No Regrets. Apparently Kiss bandmate Peter Criss was inspired (or felt challenged) to write his own memoir, entitled Makeup to Breakup. It's going to be hard to sell either of these memoirs to you if you're not a fan of Kiss, but if you are a fan then you'll certainly be satisfied by reading either (or both). I'd say that Criss' memoir is the better of the two since he seems to remember a lot more, though at times his level of detail is a little too much.
Criss was the eldest member of Kiss and after drumming in a number of New York bands he was brought in to the band before it had recorded an album by an ad in Rolling Stone magazine. Criss is excellent at offering portraits of the band members as they changed through the years. He seems to have some affection for Gene Simmons, though he mostly portrays him as arrogant and ultimately cutthroat. Some of the details of Simmons' lack of hygiene must be read to be believed. Ace Frehley, who entered the band at around the same time as Criss, is shown to be a lazy drug addict and drunk though he was perhaps the one that was Criss' greatest friend in the band in the early days. Paul Stanley remains enigmatic (as was the case in Frehley's biography as well) and in love with his own reflection.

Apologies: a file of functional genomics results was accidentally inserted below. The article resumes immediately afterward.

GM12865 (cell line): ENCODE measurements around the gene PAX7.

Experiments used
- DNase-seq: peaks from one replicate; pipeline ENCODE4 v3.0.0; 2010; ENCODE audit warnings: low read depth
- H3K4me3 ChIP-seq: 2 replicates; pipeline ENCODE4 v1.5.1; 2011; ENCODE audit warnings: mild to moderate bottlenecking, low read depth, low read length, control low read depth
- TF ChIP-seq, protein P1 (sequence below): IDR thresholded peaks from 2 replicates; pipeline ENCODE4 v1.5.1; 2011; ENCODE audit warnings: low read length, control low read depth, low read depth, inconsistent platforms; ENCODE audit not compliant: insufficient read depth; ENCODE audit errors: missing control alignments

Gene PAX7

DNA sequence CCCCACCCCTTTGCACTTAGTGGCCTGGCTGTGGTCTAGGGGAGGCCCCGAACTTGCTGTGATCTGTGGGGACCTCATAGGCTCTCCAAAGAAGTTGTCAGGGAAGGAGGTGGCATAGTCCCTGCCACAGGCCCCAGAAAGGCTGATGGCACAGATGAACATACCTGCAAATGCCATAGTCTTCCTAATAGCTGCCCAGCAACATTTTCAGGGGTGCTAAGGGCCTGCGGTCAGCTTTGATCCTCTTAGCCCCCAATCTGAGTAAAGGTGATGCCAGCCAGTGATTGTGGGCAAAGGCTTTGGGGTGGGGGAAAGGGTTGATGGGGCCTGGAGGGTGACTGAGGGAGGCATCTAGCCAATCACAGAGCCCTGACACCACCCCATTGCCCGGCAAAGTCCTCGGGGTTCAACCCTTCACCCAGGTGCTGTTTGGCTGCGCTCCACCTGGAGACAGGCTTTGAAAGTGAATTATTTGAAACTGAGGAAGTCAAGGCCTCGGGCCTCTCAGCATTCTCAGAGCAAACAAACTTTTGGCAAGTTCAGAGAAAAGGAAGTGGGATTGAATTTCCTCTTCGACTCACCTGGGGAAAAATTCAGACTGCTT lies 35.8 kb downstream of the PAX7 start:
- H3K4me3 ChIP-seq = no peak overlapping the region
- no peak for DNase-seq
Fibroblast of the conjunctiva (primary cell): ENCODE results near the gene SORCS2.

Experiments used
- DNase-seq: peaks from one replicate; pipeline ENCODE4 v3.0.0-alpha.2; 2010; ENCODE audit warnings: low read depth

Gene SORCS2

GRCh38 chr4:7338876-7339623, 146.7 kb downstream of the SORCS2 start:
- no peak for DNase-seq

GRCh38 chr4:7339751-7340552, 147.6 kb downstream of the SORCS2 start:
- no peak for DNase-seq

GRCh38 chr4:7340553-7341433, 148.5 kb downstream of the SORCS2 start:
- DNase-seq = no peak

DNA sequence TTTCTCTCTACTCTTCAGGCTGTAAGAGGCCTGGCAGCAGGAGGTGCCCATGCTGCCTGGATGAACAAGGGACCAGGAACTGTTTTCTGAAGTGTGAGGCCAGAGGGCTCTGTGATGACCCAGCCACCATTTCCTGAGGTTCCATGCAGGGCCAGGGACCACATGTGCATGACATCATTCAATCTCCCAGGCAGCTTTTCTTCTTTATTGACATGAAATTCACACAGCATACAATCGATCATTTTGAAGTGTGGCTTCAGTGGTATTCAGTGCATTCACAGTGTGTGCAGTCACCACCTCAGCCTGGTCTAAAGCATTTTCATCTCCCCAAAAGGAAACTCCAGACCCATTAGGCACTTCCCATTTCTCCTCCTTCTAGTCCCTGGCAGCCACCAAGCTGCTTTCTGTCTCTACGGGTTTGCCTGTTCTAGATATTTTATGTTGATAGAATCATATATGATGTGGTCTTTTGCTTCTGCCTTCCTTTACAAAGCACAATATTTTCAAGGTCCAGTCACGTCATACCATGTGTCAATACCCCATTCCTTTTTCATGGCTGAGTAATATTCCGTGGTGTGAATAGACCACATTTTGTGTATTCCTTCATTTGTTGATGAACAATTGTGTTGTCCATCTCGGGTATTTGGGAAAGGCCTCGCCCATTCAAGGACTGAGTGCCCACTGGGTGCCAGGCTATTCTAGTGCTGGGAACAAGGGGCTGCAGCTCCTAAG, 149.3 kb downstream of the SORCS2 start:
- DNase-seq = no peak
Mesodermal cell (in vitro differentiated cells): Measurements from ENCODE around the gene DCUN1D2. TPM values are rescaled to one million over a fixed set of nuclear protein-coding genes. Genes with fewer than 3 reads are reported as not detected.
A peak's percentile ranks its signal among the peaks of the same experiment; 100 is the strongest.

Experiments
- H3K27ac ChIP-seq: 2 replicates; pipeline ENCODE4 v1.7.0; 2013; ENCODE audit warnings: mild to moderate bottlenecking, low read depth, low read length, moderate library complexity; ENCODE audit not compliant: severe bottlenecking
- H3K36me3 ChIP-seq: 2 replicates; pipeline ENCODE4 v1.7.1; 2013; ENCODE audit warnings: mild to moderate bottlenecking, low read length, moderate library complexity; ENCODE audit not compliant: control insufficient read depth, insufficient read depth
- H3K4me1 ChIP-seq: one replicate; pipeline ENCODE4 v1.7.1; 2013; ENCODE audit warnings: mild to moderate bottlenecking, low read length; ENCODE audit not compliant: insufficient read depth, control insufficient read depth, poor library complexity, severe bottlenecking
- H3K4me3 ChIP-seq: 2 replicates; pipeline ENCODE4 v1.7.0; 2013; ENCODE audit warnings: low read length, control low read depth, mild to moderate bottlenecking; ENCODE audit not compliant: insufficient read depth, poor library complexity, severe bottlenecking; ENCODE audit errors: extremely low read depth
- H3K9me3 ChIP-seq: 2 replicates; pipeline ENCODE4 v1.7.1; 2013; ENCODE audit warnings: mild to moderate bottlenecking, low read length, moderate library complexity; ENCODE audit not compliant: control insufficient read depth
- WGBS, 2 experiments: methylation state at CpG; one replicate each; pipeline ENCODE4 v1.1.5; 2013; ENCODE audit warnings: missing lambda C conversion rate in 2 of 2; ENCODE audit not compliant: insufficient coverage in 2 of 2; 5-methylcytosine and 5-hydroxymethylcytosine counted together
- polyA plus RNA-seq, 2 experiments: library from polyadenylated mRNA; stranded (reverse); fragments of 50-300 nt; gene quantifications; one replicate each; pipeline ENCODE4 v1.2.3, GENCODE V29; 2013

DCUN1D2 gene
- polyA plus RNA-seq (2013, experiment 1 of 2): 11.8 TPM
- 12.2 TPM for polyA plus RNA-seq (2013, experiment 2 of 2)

Criss also does a good job giving credit to Bill Aucoin who managed Kiss in its earliest days and even paid for their tours with his own American Express card before the band was able to make it to the big time. We also get stories of seemingly every girlfriend that Criss has had, including multiple ex-wives (and one current one).
It's pretty clear that Criss feels betrayed and cheated by his former bandmates and much of the second half of this book is dedicated to clearing the air about how he was treated on later reunion tours. We also learn about his drinking, his depression and his medical issues, including a late bout with breast cancer. As far as rock star biographies go, this is a pretty entertaining one with much credit going to Larry "Ratso" Sloman, who has co-authored a number of other musician biographies. Unfortunately, at times it also feels like Criss needs to fit in every single anecdote that he can remember, so it does occasionally feel wearying. But if you are the audience for this kind of book there is no reason why you won't enjoy it.
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